Up until I graduated medical school, I used to be irritable and impatient on a regular basis. Not many people would think I had anger issues (particularly due to the way my anger manifested, which was mostly unassertive and passive, see below) except for those who received the brunt of it, which is often the case for most people. I also used to feel guilt and shame for having an angry temperament as a child, until I opened up about the issue during individual and group psychotherapy. It was quite therapeutic to hear that several group members (whom I least expected given their present demeanor) reported being angry during childhood as well, and even more helpful to gain the insight needed to identify triggers for my anger, in addition to more productive ways to express and cope with it.
We’ve all experienced anger before, and there’s various ways it can present itself. The spectrum of anger can manifest as brief, subtle annoyance to full-fledged rage. Though anger can be constructive (ie, used as motivation to create change or solve a problem), the more problematic expressions of anger are more outward via yelling, physical aggression (punching and throwing things, etc), or violence. Others may also express anger in an unassertive way (which can also be quite volatile) by isolating, holding it in, and not expressing the anger at all which often leads to more passive-aggressive and pathological forms of coping such as taking it out on others via hurtful comments, putting people down, being vengeful by indirectly trying to get back at people without communicating the reason why, etc.
Developing healthier ways to express anger has many benefits, which include health (anger is known to be associated with increased risk of having a heart attack, hypertension, diabetes, migraines, self-medicating with substances such as alcohol, etc), improved communication in relationships, and a gained sense of control over your emotions. Though the origin and persistence of your anger can be quite complex to fully understand (I tend to formulate my patients’ issues psychoanalytically, which can be theoretically confusing to many (including myself) except Sigmund Freud, who first laid out the theory), the following are some concrete strategies that can help keep your anger in check, which I also teach my patients and use on myself:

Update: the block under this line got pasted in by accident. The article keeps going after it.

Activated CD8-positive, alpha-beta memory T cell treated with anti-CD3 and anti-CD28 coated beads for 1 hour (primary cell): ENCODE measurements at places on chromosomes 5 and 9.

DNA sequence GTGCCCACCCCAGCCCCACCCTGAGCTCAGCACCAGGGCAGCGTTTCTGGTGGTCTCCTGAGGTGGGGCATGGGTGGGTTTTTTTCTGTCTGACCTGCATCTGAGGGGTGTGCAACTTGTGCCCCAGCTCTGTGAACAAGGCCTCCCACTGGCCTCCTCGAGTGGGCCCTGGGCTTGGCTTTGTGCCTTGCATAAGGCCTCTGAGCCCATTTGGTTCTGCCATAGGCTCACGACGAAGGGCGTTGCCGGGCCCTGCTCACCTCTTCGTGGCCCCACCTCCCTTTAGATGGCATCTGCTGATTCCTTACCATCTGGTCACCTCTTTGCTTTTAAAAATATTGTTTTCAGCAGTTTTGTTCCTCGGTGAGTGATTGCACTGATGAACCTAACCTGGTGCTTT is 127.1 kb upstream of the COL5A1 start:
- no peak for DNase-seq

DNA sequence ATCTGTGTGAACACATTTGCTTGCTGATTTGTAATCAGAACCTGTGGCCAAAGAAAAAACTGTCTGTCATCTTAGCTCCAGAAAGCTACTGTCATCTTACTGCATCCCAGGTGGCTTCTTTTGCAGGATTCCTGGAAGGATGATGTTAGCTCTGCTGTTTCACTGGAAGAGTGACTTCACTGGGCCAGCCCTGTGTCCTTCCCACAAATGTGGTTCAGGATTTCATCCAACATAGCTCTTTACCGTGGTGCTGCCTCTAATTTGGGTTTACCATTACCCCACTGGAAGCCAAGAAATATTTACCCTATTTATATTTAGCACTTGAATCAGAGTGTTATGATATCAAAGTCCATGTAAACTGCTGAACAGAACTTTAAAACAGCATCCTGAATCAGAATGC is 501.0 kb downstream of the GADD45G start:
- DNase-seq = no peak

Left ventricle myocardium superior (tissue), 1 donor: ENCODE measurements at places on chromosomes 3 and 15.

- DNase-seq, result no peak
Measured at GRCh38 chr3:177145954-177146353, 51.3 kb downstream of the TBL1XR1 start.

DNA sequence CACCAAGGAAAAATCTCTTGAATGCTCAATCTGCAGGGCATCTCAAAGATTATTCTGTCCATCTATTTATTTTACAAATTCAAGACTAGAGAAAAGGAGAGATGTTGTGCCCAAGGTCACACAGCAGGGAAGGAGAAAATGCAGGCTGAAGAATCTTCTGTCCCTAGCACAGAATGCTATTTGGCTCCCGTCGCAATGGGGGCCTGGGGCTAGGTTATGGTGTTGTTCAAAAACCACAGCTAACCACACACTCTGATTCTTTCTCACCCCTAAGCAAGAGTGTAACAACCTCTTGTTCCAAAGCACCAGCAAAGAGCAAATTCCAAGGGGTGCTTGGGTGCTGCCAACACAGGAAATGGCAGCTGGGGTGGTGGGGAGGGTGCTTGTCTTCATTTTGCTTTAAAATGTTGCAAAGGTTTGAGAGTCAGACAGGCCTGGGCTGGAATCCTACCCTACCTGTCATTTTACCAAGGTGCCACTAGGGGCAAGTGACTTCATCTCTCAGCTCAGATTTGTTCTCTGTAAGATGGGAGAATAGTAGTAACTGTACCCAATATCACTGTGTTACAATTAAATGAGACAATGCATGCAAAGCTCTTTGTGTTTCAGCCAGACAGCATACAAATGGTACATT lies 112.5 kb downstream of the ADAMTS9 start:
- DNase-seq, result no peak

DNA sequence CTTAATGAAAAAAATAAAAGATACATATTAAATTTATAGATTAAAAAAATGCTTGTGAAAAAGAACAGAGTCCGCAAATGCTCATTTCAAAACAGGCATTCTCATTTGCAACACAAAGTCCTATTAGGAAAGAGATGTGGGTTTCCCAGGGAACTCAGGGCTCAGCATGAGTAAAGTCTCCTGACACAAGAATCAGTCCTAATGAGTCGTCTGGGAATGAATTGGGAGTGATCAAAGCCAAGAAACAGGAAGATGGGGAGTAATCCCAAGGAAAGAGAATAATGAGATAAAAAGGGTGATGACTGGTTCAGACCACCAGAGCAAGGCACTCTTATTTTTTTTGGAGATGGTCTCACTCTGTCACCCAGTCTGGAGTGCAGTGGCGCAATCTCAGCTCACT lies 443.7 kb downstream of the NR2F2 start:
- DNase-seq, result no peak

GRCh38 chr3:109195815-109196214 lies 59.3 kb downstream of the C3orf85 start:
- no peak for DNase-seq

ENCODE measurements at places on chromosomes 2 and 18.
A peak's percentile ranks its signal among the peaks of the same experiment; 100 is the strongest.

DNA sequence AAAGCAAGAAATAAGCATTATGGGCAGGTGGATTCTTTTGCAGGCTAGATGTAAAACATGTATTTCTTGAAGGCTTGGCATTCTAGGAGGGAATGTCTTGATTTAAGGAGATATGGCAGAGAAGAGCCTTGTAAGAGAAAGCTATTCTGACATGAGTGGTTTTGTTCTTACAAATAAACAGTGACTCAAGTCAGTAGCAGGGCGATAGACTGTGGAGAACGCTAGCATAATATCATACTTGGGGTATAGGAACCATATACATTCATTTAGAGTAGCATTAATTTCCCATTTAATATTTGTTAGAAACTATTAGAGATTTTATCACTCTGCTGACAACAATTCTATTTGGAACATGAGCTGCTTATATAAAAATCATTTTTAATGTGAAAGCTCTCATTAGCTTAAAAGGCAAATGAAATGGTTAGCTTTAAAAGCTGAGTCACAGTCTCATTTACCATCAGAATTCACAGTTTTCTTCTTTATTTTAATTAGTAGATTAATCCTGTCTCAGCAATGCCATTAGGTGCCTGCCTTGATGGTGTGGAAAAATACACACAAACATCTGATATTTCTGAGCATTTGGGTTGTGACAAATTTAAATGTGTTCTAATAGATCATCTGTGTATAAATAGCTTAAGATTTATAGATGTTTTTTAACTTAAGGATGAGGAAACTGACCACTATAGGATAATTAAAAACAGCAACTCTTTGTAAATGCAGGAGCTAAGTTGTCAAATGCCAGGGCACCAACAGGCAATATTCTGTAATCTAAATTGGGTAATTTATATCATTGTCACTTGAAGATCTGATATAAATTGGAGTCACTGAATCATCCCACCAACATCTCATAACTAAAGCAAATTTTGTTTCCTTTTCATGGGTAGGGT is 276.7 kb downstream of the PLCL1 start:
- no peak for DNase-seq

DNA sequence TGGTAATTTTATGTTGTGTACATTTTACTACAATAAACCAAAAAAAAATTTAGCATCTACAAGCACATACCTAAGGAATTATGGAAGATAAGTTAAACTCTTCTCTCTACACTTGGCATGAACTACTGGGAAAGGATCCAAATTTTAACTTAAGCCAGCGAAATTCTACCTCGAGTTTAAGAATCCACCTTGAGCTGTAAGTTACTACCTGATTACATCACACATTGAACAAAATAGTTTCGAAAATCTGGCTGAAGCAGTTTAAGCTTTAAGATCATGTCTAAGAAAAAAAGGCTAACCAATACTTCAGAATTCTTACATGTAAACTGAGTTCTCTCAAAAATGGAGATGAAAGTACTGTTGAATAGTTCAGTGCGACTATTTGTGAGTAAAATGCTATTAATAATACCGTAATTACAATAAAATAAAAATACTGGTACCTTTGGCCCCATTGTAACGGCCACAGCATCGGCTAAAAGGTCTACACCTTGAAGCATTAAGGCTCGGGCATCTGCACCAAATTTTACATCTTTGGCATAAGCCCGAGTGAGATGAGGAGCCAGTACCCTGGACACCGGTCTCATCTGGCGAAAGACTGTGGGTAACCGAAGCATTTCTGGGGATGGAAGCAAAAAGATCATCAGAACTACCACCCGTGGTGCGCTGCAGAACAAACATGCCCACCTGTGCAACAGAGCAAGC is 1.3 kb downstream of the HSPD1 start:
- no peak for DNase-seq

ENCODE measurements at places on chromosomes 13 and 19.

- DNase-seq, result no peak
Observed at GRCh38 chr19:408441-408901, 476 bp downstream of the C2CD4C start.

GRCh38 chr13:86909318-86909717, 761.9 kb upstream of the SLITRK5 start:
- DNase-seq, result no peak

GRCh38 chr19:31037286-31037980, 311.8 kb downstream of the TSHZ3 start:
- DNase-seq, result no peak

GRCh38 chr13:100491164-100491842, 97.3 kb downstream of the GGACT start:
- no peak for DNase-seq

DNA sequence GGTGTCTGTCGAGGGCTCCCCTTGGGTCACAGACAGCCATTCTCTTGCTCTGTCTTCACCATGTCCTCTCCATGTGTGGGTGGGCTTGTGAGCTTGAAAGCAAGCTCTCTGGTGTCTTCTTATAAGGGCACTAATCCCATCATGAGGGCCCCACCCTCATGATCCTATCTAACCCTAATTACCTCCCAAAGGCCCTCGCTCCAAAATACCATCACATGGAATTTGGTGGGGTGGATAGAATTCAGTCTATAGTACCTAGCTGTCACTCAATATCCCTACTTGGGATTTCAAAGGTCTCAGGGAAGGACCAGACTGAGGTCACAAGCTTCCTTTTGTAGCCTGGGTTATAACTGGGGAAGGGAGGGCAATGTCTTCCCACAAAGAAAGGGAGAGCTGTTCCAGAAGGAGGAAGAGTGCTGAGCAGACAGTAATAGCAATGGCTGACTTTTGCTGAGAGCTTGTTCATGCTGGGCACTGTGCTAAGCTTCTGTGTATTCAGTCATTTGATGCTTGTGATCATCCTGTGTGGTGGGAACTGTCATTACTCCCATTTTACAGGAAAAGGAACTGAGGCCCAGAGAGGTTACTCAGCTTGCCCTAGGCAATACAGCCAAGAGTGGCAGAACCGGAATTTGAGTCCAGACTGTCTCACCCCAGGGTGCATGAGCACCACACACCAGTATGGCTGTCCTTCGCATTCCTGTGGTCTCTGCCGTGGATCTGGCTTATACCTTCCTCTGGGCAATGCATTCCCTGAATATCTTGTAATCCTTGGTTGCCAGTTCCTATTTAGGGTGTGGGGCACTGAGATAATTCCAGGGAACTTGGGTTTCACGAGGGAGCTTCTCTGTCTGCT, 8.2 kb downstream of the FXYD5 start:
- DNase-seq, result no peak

1. When your anger gets triggered, slow your response rather than reacting on impulse.
When anger gets triggered, our brain perceives the situation as a threat and automatically reacts by going into fight or flight mode and the response is believed to last less than 2 seconds. Therefore, since we can go into a rage from 0 to 100 instantly, we can take control of our behavioral response by using tactics that allow us to regroup and think through how to respond. Some tactics include the following: take a couple of deep breaths, count to 10, step away and excuse yourself briefly, grab a drink of water, etc.
Another similar example/situation — Have you ever received an email or text message that was so upsetting that you immediately started aggressively typing a hostile reply? I’ve reacted this way many times (and have also typed blogpost drafts out of anger), yet the rule of thumb is do not send content that is typed in a heated, angry state of mind, but rather to wait and respond when you’ve cooled down because you might send something you’ll regret (and an email/text message is a permanent record that you can’t take back).
2. Recognize your initial signs of anger.